If you’re like me, you hesitate to take chances with your writing. What if it screws everything up? What if it goes nowhere? What if it’s a waste of time?
The most triumphant of tales follow a specific story arc that
we as writers must replicate in order to be successful in writing our own books.
Yet the most memorable of stories are those that take chances, ones that do
something so different enough that it stands out as genius among a sea of shelves
stocked with hardcover novels.
For years, I wondered why only kids get the chance to run away from all their problems and express their creativity through the ritual we call summer writing camp. This is something adults want too!
Thanks to you, I know I’m not alone. I wrote this blog post last year to see if it was only me that wanted a seasonal escape. Turns out, hundreds of you also want to spend a week of your summer somewhere full of adventure where your creative writing can run wild.
True fear is hard to convey, especially when writing a scary story. Sure, you can state that your character feels fearful, but fear is an art form better shown than told. And merely repeating the words “fear” and “dread” and “horror” and “panic” and “fright” and “alarm” and “scare” isn’t going to cut it.
You could go with the classics of rattling chains, splattering of blood and tormented groans. But that’s all been done before.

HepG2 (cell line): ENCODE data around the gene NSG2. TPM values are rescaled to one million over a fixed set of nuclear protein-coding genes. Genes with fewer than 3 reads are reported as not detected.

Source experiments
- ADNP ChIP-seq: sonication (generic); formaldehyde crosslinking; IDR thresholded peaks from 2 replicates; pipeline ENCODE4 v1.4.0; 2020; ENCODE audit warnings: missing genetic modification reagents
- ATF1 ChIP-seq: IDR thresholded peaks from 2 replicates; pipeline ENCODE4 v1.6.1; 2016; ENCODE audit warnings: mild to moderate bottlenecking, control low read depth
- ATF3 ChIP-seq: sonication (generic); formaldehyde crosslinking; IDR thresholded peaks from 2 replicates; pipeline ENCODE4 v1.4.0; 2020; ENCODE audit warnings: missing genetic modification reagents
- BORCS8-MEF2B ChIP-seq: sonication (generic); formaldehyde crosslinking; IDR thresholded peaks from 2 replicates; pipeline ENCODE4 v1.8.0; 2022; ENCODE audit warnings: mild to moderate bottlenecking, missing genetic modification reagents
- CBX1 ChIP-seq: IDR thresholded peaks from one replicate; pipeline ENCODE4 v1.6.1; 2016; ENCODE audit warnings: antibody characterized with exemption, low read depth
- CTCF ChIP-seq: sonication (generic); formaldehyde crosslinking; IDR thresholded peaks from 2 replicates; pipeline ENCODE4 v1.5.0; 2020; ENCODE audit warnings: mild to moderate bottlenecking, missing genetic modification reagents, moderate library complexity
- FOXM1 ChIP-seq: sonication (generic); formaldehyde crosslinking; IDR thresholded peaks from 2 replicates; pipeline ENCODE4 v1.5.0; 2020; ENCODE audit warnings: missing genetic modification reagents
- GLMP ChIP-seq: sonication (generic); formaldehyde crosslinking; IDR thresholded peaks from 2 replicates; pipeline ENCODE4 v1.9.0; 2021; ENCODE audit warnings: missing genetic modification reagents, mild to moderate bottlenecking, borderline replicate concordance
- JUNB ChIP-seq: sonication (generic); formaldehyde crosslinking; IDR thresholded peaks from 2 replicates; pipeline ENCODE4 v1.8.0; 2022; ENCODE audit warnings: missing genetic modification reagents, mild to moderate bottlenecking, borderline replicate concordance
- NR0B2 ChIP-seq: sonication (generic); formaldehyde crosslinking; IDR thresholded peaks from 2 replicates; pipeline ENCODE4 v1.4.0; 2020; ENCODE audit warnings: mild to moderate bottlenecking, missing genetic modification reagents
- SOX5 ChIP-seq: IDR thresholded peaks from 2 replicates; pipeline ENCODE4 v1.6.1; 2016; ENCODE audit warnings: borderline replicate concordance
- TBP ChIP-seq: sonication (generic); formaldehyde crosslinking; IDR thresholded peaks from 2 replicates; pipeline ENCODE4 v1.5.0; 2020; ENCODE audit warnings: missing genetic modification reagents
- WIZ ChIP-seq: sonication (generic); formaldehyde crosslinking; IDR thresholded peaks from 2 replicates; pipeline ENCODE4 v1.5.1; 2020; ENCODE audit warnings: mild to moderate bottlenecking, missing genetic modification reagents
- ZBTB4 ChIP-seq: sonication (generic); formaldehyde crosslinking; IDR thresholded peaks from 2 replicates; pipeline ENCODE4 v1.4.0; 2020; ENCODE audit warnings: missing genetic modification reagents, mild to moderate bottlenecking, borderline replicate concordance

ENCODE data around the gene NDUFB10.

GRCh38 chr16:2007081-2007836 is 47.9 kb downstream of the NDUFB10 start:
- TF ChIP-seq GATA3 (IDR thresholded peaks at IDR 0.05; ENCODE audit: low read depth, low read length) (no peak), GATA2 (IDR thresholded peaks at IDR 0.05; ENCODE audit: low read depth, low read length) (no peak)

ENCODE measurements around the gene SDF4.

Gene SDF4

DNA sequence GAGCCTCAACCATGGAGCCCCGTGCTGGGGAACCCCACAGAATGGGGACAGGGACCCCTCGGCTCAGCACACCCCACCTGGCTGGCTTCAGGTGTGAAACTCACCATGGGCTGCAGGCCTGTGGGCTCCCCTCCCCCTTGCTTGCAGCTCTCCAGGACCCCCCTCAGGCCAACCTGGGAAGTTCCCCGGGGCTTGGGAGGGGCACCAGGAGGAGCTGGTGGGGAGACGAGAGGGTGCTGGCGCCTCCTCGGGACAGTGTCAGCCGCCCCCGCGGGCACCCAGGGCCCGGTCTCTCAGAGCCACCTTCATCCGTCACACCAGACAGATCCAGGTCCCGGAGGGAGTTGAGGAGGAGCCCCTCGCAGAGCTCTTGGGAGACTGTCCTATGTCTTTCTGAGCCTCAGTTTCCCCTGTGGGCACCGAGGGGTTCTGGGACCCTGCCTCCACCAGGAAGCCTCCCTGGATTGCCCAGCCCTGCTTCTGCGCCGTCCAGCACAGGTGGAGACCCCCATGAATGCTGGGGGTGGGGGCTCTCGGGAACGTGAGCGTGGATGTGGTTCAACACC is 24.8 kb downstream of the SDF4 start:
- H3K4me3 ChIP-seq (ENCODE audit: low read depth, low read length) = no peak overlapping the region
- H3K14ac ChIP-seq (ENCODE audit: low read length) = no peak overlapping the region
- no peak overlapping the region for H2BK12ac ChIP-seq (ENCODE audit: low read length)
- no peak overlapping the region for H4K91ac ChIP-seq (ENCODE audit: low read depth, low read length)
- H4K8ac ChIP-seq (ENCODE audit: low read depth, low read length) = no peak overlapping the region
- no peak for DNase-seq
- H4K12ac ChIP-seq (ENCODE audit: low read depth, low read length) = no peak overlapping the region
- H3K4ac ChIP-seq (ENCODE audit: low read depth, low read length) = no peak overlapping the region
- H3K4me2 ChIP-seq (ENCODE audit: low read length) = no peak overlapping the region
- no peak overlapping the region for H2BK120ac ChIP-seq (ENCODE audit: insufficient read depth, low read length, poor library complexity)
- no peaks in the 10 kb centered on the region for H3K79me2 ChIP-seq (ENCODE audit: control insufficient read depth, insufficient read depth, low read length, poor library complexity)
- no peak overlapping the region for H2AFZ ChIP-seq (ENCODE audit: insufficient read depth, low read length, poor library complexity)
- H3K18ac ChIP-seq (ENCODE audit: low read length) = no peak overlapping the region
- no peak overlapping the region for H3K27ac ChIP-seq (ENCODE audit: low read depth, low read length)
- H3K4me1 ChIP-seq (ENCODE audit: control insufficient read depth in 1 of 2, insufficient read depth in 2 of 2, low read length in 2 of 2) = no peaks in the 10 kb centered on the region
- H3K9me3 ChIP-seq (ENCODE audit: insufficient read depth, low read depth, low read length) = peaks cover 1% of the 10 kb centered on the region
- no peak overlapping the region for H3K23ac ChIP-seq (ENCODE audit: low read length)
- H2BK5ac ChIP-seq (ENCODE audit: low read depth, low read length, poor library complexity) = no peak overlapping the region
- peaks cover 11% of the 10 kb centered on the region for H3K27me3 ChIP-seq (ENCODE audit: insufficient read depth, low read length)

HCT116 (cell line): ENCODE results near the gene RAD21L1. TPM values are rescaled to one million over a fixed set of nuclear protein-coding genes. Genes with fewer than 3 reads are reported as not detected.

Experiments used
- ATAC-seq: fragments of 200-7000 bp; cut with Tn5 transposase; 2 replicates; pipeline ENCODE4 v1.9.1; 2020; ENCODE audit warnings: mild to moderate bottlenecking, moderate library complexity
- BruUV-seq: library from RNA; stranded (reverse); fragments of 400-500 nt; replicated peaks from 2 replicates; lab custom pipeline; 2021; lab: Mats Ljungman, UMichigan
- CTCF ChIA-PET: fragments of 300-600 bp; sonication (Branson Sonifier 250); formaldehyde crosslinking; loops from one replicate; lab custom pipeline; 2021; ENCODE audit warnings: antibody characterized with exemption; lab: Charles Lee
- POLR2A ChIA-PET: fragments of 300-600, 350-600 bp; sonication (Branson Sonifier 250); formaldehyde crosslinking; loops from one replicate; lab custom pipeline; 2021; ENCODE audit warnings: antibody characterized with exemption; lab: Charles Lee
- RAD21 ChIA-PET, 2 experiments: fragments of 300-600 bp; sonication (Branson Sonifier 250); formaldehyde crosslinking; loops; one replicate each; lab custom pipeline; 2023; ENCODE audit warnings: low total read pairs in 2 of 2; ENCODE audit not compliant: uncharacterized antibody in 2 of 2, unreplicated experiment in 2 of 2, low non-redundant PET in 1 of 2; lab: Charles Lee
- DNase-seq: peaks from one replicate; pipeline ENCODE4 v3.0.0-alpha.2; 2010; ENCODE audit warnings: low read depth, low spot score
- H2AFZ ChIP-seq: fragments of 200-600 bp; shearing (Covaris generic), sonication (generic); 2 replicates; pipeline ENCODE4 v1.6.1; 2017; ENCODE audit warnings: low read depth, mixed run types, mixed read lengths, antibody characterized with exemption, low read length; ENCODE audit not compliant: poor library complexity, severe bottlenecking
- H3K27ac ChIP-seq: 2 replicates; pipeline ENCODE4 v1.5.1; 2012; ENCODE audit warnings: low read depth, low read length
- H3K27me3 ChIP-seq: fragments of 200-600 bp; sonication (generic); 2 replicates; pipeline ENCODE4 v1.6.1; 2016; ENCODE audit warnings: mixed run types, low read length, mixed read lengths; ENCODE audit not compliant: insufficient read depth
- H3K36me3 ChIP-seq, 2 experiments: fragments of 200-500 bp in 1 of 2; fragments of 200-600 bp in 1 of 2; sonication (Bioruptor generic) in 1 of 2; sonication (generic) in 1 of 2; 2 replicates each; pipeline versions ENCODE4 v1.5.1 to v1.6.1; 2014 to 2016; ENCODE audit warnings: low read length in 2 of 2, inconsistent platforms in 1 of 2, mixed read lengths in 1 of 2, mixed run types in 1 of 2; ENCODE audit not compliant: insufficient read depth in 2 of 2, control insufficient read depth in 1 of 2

What you want is to chill your readers to the core. You want to see goosebumps. You want to haunt their nightmares.
I swear I’m doing it this time! Several times I’ve said in my blog posts that I’d take on Camp NaNoWriMo but I fall short. I even signed up last April with a project and cabin—but didn’t write one word.
Here’s how Camp NaNoWriMo goes for me: I pick out a writing project that I’m psyched to write, yet I find myself with the mantra “I’ll start it tomorrow” because of work and family commitments and errands until I find myself with the month over and no words written.
You can’t search for ways to write more as if each day of the year is the same. Some days are longer or shorter than others. Some days are warmer or colder than others. Some days are more eventful than others.
You have to craft a writing strategy that allows you to write more season by season.